On courage: admitting you don't have the answers

I’ve been struggling with how to get these words out for nearly a week. So finally, I decided I’d let them arise naturally, and follow Seth Godin’s advice to, “only do it”. The ideas and words swell and swirl inside my mind in so many directions it can be hard to grasp one and roll with it in a logical manner, but who needs logic?

For months I was planning, emailing, designing, updating, and posting to create awareness about the Charlottesville Vegetarian Festival. I got the social media role first as a volunteer, and later moved into the Festival Organizer role through my business, Small Acts Media. I have Better World Betty and the Zero Waste Warriors to thank for the introduction with Dave Redding. My whole world changed that night we watched The Story of Stuff.

On festival day last weekend, during perhaps the 120th question I’d been asked that day about "Where does it go? Where is my canopy? I’m a volunteer, what should I do?" I realized I was organizing this thing. Everyone was looking to me for the answers and sometimes I just plain did not have them. It was one of the most exhausting and exciting, but meaningful days I’ve had. 

Life is a string of experiences

Almost a year ago I started this blog. I set out to use it as a means to recount my experience toward making positive change, both in my environment by volunteering and now working, and in myself by being more open, connecting with people, and practicing Small Acts. Not a day goes by where I don’t think about practicing Small Acts. I’m not a master of this, just a practitioner, and hopelessly romantic soul.

I want so much for our world to stay beautiful and inhabitable, and more than that I want so much to be able to love myself and others without condition, be in the present and let go of my past, and be comfortable being me.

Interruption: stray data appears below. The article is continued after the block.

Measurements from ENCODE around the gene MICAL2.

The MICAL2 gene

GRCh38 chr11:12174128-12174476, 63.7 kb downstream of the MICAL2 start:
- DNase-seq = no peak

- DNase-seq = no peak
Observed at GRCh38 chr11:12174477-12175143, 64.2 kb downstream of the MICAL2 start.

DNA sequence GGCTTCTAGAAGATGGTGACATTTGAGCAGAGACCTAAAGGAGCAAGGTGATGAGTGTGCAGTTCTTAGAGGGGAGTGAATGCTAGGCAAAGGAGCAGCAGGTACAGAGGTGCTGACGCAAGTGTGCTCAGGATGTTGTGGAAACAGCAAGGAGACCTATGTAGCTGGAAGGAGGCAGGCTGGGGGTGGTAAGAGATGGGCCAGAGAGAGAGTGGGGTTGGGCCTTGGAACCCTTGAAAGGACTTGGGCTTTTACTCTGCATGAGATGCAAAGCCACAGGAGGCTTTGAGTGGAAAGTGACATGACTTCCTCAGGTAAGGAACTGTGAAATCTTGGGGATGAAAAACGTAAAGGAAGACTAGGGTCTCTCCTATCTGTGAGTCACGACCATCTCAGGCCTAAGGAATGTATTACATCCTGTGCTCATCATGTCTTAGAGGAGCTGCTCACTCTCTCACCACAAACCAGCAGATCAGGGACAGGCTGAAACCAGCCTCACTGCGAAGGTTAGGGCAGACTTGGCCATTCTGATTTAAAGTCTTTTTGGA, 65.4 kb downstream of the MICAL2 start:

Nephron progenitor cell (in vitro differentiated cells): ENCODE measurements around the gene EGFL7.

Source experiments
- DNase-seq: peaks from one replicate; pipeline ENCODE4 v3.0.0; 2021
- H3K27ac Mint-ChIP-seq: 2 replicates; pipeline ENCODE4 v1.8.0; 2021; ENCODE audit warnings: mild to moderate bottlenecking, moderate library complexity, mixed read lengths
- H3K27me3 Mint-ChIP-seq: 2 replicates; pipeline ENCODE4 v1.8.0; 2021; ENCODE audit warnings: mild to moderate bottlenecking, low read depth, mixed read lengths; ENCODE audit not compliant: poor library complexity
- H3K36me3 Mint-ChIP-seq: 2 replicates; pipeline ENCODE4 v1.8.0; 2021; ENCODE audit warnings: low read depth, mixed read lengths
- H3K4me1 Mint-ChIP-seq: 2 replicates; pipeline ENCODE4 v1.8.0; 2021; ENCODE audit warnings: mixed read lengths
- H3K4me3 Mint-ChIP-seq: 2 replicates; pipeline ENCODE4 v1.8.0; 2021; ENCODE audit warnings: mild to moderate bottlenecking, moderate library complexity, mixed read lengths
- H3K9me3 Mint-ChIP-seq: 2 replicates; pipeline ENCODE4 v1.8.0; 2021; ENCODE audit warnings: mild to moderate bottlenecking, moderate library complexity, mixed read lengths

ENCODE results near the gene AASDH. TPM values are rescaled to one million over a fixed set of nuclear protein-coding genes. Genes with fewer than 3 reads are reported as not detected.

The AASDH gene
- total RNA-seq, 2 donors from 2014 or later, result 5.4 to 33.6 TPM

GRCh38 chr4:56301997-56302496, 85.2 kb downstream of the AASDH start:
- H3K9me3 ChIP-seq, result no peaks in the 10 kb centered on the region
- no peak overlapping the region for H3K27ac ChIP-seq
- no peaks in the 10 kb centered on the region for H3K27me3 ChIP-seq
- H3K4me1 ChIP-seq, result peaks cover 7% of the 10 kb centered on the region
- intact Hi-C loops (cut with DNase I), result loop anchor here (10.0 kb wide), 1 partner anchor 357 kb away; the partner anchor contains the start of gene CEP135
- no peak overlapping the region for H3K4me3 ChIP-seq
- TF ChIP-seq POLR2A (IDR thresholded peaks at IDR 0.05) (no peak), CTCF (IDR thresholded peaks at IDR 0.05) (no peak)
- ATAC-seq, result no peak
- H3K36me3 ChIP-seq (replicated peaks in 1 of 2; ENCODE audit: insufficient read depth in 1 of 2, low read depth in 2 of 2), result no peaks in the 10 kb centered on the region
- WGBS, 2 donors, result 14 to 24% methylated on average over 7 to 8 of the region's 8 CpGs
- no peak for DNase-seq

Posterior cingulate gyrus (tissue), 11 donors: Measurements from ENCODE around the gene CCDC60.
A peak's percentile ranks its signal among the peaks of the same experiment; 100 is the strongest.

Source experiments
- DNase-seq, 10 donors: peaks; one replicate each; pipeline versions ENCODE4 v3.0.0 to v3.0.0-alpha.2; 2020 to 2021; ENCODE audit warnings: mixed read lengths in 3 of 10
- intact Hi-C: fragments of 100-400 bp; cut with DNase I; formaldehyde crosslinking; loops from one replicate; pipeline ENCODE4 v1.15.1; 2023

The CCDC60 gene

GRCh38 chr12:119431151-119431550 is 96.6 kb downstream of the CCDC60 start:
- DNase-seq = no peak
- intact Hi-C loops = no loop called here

How to genuinely and permanently do either of those things? I don’t have the answer.

Cultural Shift

I started reading, Daring Greatly, by Brene Brown. I’ve read a third of it. My initial realization, based on her more than a decade’s worth of vulnerability and shame research, is that somewhere down the line, we (mostly Americans) have lost sight of our empathy. We’re not necessarily narcissistic, we just don’t want to face our true feelings and raw emotion. We cover it up. We make fun of others for expressing it. We stigmatize it. Our culture has driven us to be so, almost subconsciously, competitive that we feel showing and sharing our true selves is no longer socially acceptable. There are so many ideals to uphold, latest hottest things to buy, stereotypes to fit, labels to stick on that we do the best we can to be who we’re supposed to be, not who we are.

I don’t have the answer for overcoming that on a cultural level, but I believe, and I think Dr. Brown would agree, that we need to unlearn the critic and relearn the listener. Listen to ourselves and others without judgement. Be gentle with ourselves as we listen. Be more present so that we can experience the emotions rather than be controlled by them. Be courageous as we experience life's pain and beauty.

Mental Health

Is that easy for me? No. I definitely do not have the answer to that one. Last month was mental health awareness and suicide prevention month. With both of those in my friend and family history, as I’m sure many of you can relate, I think about it often, not just during the designated awareness month. I think about my own mental health. I believe it’s not just a term to communicate the state of those who have mental illness, it’s applicable to everyone. Some days I struggle.

I would guess, although I’m not a scientist, that our influx of mental health decline (26% of Americans have some diagnosed mental health disorder, highest in the world) stems from our deteriorating practice of empathy. There are tons of other factors, but it doesn’t help. Of course everyone has off days, but as a whole we need some TLC.

So how do we do it?

I practice Small Acts. To get out of bed this morning I had to recite this mantra to myself for about a minute. Small Acts, Small Acts, Small Acts. We volunteer. We grow and cook our own food. We build climate change resilience. We visit the Veg Fest to learn about a healthier lifestyle. We register and vote. We open our hearts to each other. We get mad at each other and talk about it and forgive. We face our fears. We ride our bikes across America. We reach out for support. We practice self-love. We pause and self-reflect. We do our best, and when we stumble, we get back up. We allow ourselves to be vulnerable. We admit it when we don't know. We accept the dark, but seek the light.